‘Heartbreaking’: Some parents, teachers push for MECK Pre-K to go virtual

MECK Pre-K reopens with in-person learning for new school year

CHARLOTTE, N.C. — Mecklenburg County’s youngest students returned to learning Tuesday, and that’s despite a push from some to keep Pre-K students at home this school year.

Tuesday night, parents, teachers and others tried to convince county commissioners MECK Pre-K to online learning hours after students had their first day of school in-person.

“We are thankful to have in-person learning,” parent Dionne Keenan said. “We have no concerns.”

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“It is heartbreaking to watch the children in the classroom that cannot play with each other,” assistant teacher Deborah Clark said.

MECK Pre-K decided to reopen for the new school year with only in-person learning.

In order to ensure a safe and healthy learning environment, leaders said MECK Pre-K reduced classroom sizes to allow for social distancing in addition to starting regular check-ins with local and state health organizations.

Channel 9 could also see floor markers, and signs helping students on how to greet each other and encouraging them to social distance.

The first day of school was also delayed. Teachers returned on Aug. 17, but students will have a staggered entry schedule starting on Sept. 1.

Officials said they arrived at this decision after having extensive discussions with both Mecklenburg County and state health leaders.

They added that before the decision was made, they sent surveys to families and teachers asking for their feedback. According to the survey data, the majority expressed a desire to return to the classroom.

The data determined virtual Pre-K instruction would not be as effective as in-person learning. Officials said based on that, they will not be offering virtual or hybrid learning options unless the public health situation changes.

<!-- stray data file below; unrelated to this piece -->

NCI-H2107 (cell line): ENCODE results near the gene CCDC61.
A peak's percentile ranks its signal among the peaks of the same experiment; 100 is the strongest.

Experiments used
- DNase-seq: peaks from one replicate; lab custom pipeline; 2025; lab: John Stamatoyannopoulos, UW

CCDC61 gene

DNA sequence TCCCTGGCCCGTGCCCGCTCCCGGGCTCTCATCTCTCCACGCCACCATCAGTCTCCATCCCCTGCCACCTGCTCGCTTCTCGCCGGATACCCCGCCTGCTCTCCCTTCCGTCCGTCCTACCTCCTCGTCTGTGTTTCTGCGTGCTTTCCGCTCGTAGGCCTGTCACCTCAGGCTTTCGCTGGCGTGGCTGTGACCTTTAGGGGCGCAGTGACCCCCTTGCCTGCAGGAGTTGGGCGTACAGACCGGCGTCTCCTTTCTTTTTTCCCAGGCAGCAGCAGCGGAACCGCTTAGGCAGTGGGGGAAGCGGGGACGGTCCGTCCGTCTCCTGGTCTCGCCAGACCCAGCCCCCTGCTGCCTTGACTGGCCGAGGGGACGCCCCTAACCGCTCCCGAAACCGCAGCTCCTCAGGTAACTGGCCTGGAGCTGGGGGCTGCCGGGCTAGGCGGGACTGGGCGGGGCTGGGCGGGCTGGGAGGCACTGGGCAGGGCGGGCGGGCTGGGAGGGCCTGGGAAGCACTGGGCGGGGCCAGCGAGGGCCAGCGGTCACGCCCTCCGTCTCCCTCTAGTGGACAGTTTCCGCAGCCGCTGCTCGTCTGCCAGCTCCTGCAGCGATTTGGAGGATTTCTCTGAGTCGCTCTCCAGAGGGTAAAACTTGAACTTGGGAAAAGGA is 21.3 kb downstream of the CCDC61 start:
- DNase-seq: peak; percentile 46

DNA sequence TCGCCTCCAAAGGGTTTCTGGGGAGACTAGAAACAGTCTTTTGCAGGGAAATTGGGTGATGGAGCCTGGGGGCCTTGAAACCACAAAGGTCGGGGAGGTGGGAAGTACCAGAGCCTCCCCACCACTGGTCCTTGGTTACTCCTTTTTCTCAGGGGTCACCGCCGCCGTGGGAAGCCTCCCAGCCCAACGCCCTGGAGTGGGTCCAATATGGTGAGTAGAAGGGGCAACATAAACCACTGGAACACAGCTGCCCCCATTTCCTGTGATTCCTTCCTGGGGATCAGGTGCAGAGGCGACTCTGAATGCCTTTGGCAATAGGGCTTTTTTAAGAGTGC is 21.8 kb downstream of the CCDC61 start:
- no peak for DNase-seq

74% of teachers prefer remote learning now. If Pre-K operated in person, 75% would return and 25% said they did not want to come back.

MECK Pre-K has announced we will reopen with in-person instruction for the 2020-2021 school year. This decision came...

Posted by MECK Pre-K on Tuesday, August 4, 2020

Mecklenburg County Commissioner and UNC Charlotte professor of Education Susan Harden said she’s heard from several concerned Pre-K teachers.

“Some teachers are OK going back in person but many are not,” Harden said. “Some are extremely concerned about the health of their families. Many of them are caregivers for people in compromised health situations. Some of them have insurance. Some of them don’t.”

MECK Pre-K also decided to lift the income restrictions for the 2020-2021 school year in order to help families impacted by the COVID-19 pandemic. To be eligible for the program, children only need to live in Mecklenburg County and be four years old on or before Aug. 31.

“We know that there is a lot of uncertainty in our community due to COVID-19,” says MECK Pre-K Executive Director Trinisha Dean. “The County Manager and I want to reassure families that MECK Pre-K is here for them no matter what, delivering on our mission to prepare young children for kindergarten.”

“I think we need to listen to teachers,” Harden said. “I’m very concerned that we have a high level of virus in our community. I think that it could lead to situations where you know, stop and start and stop and start, because we have infections.”

She's also concerned whether there's enough PPE and about not having an option for remote learning.

We reached out to MECK Pre-K who shared some of the state guidance they used in the decision-making process to reopen Pre-K facilities.

The guidance says, “We know that our children learn best when they have the opportunity to be together with their classmates and teachers. Our goals seek to provide as much stability and proven in-person instruction as possible as we navigate through the pandemic.”

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They reopened Tuesday with smaller class sizes, enhanced cleaning illness monitoring and reporting procedures and daily health checks.

County Manager Dena Diorio said there are unknown costs for a virtual and hybrid model and warned some students may be at risk if the county moves away from fully in-person instruction.

“To take away our in-person high quality Pre-K seats to virtual, I think does a disservice to all the kids in the community,” Diorio said.

Some commissioners stressed there are other Pre-K programs in Mecklenburg County that offer a virtual option such as the state’s Pre-K program, which is starting off virtual.

County leaders decided to take the discussion for now.